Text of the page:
Thursday, December 2, 2010

Jonathan Ames's Double Life

 I don't know what's wrong with you people.

I ordered Jonathan Ames's The Double Life is Twice as Good [1] for the library, and when I saw it in the new book room, I put it on one of our display cubes.  It was on the top, face out, greeting you each time you went past to go to the coffee shop or use the Race Street entrance or whatever you were doing down there.  It must have been distracting, what you were doing, because you didn't notice this book.

I know I ordered it late--I don't know how I missed it.  I'll take a mulligan.  But it was sitting up there, proudly on display for some time before I took pity on it and checked it out myself.

The double life of the title refers the book's collection of previously published fiction and nonfiction short pieces.  Ames, who should appeal to fans of Chuck Klosterman [2], writes with humor and self-deprecation on topics ranging from the US Open to Marilyn Manson, from Corduroy to sex--at least as far as his nonfiction pieces are concerned.  I haven't gotten to the fiction section yet.  That's right, I'm not done with it, so you can't have it yet.  You should have grabbed it while it sat miserably unwanted on display.

The first piece in the collection, cleverly not put into either the fiction or nonfiction sections, is a fictional story Ames writes about himself called Bored to Death.  It's the basis for the HBO series of the same name [3].  Bored one day taking a break from his obsessive internet backgammon playing, Ames posts an ad on Craigslist selling his services as an unlicensed private detective.  Weeks later, playing internet backgammon, he receives a call from a young woman wanting to find her missing sister, and despite his lack of experience, he takes the case.  It's a good story, inspired by Chandler, Hammett, and Goodis, that serves well as an homage.  The HBO series just came in on hold for me today, and I'm looking forward to checking it out.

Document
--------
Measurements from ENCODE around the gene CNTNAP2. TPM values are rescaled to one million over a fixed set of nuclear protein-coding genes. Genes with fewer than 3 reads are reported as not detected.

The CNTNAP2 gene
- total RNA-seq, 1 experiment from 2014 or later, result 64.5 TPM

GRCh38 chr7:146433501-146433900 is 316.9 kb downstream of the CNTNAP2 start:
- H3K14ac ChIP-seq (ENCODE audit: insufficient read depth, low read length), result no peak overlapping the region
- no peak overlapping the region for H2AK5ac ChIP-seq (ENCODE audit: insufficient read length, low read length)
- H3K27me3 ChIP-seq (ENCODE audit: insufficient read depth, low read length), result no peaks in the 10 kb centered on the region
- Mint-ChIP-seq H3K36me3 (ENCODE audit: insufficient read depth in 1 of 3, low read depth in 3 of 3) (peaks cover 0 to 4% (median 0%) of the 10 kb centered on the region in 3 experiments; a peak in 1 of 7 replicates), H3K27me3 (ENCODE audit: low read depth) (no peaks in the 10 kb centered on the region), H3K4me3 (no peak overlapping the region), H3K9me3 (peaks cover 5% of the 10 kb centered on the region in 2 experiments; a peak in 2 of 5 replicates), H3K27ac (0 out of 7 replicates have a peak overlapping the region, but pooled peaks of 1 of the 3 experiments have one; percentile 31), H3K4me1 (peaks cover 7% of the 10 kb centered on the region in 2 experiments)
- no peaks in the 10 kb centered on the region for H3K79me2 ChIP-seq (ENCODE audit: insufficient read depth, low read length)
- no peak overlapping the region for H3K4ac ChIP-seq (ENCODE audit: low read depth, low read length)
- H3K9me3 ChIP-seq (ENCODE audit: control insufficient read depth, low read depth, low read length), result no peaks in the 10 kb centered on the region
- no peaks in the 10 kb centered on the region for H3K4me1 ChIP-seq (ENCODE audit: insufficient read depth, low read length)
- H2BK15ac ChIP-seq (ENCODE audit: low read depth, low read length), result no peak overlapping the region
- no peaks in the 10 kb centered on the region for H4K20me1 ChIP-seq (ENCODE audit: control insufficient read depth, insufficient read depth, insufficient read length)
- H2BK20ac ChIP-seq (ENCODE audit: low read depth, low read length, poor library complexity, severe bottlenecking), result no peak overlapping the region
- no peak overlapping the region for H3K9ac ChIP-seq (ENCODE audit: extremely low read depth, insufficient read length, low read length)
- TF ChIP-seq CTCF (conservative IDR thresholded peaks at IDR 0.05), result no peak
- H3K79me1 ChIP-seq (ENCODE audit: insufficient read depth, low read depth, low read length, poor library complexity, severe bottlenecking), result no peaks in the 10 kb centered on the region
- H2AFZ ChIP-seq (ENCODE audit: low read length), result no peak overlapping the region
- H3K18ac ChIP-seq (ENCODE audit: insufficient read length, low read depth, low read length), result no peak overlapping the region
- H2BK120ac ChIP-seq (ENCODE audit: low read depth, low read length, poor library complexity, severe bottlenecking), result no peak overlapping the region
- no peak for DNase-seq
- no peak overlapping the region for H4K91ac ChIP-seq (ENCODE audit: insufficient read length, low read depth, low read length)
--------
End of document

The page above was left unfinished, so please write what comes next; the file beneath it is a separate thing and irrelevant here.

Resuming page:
1. Request The Double Life Is Twice as Good--don't pass it up and let me down again.

2. Chuck Klosterman popped into my head a few times while reading Ames's book--I was mostly reminded of Sex, Drugs, and Cocoa Puffs: A Low Culture Manifesto, which makes sense as I was reading a collection of articles on largely pop culture topics.  See all we own by Chuck Klosterman.  Might as well see all we own by Jonathan Ames, too.

3.  Learn more about Bored to Death on IMDb, or request it be held for you when it's available.

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